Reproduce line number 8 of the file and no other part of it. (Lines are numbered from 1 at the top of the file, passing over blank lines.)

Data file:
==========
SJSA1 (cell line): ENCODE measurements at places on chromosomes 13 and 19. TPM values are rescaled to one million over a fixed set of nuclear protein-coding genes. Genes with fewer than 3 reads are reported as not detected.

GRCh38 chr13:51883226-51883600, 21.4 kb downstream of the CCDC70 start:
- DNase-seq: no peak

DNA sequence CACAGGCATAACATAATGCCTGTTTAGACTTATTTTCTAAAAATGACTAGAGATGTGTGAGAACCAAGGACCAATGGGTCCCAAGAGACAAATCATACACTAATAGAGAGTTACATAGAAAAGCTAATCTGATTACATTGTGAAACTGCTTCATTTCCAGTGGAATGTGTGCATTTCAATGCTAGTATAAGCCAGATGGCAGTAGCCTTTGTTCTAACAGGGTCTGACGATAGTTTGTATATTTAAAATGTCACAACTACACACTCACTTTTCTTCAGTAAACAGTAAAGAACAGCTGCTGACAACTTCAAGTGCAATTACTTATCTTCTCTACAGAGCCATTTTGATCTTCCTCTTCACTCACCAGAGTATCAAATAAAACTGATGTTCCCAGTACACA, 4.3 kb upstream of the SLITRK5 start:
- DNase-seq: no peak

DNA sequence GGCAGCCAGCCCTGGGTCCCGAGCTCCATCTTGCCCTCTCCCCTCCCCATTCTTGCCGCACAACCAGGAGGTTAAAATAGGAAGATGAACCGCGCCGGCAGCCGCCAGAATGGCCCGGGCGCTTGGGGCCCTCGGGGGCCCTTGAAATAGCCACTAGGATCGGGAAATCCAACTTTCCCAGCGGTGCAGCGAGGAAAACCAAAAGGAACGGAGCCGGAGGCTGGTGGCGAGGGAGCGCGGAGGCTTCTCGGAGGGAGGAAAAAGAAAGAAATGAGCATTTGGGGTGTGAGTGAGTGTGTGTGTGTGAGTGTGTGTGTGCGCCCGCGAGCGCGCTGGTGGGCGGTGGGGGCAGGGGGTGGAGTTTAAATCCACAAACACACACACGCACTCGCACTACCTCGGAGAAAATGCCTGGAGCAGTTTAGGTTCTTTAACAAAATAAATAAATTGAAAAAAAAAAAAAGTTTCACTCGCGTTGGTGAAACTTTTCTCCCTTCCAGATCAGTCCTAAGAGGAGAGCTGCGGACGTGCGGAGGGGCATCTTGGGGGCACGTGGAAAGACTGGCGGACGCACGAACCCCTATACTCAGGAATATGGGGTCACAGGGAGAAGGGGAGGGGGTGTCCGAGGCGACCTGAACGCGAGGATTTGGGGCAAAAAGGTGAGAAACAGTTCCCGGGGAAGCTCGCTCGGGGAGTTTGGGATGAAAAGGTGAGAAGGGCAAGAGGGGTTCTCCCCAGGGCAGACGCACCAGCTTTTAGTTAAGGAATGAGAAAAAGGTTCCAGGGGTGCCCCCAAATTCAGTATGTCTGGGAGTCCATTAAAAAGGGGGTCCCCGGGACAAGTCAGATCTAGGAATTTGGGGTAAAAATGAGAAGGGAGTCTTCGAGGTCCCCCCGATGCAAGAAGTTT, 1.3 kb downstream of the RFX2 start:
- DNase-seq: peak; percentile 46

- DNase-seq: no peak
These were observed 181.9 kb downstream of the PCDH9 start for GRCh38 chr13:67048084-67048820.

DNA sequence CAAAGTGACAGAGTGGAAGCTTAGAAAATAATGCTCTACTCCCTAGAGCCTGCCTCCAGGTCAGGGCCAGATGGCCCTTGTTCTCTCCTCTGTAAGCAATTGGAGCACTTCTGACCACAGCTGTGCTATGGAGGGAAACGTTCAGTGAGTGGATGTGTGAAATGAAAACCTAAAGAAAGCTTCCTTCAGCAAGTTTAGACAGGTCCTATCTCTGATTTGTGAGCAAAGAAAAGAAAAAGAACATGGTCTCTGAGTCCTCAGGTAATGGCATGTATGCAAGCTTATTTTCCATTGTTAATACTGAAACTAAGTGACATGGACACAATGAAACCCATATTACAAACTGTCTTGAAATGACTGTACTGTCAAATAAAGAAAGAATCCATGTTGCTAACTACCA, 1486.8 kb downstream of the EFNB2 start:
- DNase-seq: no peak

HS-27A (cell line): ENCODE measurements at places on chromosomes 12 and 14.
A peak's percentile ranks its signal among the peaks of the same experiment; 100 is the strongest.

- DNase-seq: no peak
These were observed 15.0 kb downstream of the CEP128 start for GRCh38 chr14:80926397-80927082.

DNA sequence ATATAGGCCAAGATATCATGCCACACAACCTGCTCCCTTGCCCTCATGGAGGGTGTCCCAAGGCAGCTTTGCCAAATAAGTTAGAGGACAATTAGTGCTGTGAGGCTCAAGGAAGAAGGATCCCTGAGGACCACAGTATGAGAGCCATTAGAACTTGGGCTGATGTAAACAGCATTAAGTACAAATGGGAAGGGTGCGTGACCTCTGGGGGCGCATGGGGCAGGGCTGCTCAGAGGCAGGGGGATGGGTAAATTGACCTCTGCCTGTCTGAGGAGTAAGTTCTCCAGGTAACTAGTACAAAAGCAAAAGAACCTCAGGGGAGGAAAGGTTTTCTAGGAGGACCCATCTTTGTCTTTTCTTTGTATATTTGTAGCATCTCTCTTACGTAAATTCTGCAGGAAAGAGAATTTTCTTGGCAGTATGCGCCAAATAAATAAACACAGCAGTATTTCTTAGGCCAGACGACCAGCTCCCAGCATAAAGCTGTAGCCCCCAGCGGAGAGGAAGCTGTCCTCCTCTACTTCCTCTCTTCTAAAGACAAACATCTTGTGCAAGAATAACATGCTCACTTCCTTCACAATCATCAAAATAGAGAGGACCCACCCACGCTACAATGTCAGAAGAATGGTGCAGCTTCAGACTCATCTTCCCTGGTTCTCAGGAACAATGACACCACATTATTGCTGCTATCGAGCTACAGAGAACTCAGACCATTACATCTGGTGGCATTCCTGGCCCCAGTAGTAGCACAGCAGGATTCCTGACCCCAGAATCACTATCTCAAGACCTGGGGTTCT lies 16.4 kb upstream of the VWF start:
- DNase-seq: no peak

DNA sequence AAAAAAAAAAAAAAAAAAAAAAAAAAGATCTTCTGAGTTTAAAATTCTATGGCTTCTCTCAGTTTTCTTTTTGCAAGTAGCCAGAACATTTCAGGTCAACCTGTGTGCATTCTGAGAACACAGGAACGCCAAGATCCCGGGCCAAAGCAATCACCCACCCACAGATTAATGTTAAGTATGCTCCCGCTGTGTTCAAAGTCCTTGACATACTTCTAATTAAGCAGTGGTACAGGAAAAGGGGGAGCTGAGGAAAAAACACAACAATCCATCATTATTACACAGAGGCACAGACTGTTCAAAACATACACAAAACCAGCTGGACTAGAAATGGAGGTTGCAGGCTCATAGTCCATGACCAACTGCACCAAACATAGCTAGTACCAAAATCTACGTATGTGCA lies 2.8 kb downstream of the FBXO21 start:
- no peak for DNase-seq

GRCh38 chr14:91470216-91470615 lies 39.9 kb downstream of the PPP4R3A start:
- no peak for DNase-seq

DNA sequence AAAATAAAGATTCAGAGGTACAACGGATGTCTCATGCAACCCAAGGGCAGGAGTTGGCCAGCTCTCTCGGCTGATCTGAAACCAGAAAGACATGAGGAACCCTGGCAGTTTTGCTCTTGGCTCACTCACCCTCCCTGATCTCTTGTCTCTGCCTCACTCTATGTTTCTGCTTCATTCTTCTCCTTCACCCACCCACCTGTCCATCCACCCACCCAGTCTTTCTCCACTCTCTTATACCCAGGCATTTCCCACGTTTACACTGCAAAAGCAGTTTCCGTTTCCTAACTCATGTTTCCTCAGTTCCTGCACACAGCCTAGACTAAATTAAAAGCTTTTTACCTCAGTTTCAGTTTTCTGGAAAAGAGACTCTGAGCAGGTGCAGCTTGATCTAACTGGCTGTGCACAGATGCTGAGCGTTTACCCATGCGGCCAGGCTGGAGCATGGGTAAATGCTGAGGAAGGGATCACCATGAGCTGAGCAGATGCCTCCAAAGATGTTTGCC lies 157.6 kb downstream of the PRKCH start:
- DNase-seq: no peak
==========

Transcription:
- DNase-seq: no peak